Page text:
Daily News
by Gail Helmer

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Wedndesday March 27, 2002

PC News
Jane's Attack Squadron Gold
Publisher Xicat Interactive has confirmed that Jane's Attack Squadron has gone gold and is shipping to retail stores in North America this week. The European release is expected next month. Jane's Attack Squadron is developed by Mad Doc Software (a team that includes part of the original team at Looking Glass Studios). JAS is based in WWII's Western European Theater and will feature 14 flyable aircraft, including fighter-bombers, such as the American P-38 and the German Fw-190, and some medium and heavy bombers, including the American B-17 and the German Ju-88. Click here for previous coverage.

Airborne Assault Announced
Battlefront.com and developer Panther Games are proud to announce Airborne Assault – Red Devils over Arnhem, an operational level real-time wargame about the final leg of Operation Market Garden Players can take command of the British Airborne forces (the Red Devils) as they struggle to seize control of the strategic Rhine river crossing at the Dutch town of Arnhem in September 1944 or rally the desperate German forces as they try to repel the airborne invaders. Airborne Assault has officially entered Beta status, and is scheduled for release this summer. As usual, it will be available only from Battlefront.com and is not being sold in retail.

Realistic Command & Control, multiplayer support and unprecedented historical detail allow the players to jump right into history and change the outcome of one of the most daring operations of the war. Panther’s Dave O'Connor says "We aim to bring a high level of realism to this genre. Our unique command and control systems, sophisticated artificial intelligence and easy to use interface provide the gamer with a very rich, realistic and rewarding game experience. The emphasis is on fun but our motto is: When realism counts ".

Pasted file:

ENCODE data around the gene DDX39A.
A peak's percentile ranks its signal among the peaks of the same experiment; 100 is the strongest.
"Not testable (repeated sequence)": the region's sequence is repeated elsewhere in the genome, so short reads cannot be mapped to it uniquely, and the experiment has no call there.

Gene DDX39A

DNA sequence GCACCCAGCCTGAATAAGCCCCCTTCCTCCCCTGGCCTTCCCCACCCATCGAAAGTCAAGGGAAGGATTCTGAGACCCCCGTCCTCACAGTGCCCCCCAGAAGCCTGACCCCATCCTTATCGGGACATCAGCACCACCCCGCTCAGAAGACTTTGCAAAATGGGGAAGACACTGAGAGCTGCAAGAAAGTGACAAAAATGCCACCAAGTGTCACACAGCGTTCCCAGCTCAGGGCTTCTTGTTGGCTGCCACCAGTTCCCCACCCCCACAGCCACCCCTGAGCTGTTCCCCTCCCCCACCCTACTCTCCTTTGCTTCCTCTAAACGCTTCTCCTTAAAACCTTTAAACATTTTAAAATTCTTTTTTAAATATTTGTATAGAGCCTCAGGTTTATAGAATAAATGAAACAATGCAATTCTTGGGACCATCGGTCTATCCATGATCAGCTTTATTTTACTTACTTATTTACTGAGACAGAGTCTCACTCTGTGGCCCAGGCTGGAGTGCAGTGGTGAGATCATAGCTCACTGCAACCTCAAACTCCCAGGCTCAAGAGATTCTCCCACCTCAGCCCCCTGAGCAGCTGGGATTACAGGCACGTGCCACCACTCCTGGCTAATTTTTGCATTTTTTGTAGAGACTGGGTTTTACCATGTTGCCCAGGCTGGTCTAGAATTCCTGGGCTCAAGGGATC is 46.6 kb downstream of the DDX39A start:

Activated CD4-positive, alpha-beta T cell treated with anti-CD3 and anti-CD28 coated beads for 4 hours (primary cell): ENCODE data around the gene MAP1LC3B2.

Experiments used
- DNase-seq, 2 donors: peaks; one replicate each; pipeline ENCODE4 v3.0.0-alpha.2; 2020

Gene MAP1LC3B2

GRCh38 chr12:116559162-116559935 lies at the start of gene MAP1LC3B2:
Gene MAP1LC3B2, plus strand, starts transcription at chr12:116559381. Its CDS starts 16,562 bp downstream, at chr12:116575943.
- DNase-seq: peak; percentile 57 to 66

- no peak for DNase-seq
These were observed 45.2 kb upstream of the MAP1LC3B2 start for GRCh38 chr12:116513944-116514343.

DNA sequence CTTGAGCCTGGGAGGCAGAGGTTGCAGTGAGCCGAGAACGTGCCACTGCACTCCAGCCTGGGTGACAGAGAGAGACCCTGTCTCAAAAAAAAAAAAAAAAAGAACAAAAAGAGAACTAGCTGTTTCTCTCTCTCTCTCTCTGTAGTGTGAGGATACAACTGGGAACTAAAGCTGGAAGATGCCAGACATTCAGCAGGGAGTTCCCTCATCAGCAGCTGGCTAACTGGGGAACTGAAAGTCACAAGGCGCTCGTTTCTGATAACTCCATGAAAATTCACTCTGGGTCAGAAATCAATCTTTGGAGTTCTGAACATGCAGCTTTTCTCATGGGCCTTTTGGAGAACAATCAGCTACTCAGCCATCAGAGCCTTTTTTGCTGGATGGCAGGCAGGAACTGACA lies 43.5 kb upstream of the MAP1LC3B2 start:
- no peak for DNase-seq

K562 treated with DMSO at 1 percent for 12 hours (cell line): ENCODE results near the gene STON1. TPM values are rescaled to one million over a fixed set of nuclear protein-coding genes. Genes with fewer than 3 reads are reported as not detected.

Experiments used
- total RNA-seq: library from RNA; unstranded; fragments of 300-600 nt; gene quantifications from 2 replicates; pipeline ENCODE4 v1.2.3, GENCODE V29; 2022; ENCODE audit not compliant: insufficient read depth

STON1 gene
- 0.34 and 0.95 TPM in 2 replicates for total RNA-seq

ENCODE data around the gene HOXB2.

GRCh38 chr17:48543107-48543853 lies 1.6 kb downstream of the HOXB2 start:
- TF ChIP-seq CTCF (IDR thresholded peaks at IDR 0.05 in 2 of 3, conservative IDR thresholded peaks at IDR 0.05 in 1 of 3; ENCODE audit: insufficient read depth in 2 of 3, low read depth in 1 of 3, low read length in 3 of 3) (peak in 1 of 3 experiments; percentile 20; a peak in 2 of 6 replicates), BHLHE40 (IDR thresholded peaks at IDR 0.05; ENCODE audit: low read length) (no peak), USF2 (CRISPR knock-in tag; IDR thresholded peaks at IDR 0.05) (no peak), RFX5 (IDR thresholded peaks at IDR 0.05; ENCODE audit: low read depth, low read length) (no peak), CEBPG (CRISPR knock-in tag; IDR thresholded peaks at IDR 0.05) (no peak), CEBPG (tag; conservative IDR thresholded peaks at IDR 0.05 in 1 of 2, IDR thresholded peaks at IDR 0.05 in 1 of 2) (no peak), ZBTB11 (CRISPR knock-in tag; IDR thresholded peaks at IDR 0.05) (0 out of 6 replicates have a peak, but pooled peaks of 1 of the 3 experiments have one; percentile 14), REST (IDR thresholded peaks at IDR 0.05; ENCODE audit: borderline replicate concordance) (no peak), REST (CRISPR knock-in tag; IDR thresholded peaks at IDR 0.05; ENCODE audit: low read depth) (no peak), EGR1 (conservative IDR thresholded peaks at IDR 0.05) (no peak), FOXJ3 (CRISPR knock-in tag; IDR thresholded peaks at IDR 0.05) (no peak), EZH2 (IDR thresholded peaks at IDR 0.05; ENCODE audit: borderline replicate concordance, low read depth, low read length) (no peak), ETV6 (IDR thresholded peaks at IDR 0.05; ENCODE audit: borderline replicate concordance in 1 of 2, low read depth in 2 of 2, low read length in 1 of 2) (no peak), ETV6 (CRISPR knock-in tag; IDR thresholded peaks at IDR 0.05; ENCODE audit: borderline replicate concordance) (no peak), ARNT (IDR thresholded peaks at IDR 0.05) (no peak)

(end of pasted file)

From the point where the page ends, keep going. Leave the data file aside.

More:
Military News
General Dynamics Awarded TMM-WC System
The U.S. Army Tank-Automotive and Armaments Command-Armament Research Development and Engineering Center (TACOM-ARDEC) has awarded General Dynamics Land Systems, a business unit of General Dynamics Corporation, a $30 million contract for the development and demonstration of the Turret Mission Module Weapon Control (TMM-WC) system of the Multi-Role Armament and Ammunition System (MRAAS).

The MRAAS, envisioned by the Army as a highly lethal capability to be in incorporated into the Future Combat Systems program, will provide Line of Sight, Beyond Line of Sight and Non-Line of Sight fire capability on a platform that can be carried on a C-130 aircraft. The TMM weapon control system will provide the required weapon pointing control, accuracy and fires efficiency while operating in direct and indirect fire modes with new munitions and a new gun system.

VLS Single Cell Launcher in Development
Lockheed Martin and United Defense are developing a new Single Cell (SCL) launcher for ships either too small for the traditional eight-cell MK 41 Vertical Launching System (VLS) or with mission requirements not requiring an eight-cell launcher.

The SCL is designed to provide an affordable solution for improved ship self defense requirements on aircraft carriers, large-deck amphibious ships, and other smaller surface combatants, such as corvettes and frigates. SCL is based on proven MK 41 technology and incorporates the latest Baseline VII Launch Control System (LCS), and other Computer-off-the-Shelf (COTS) components.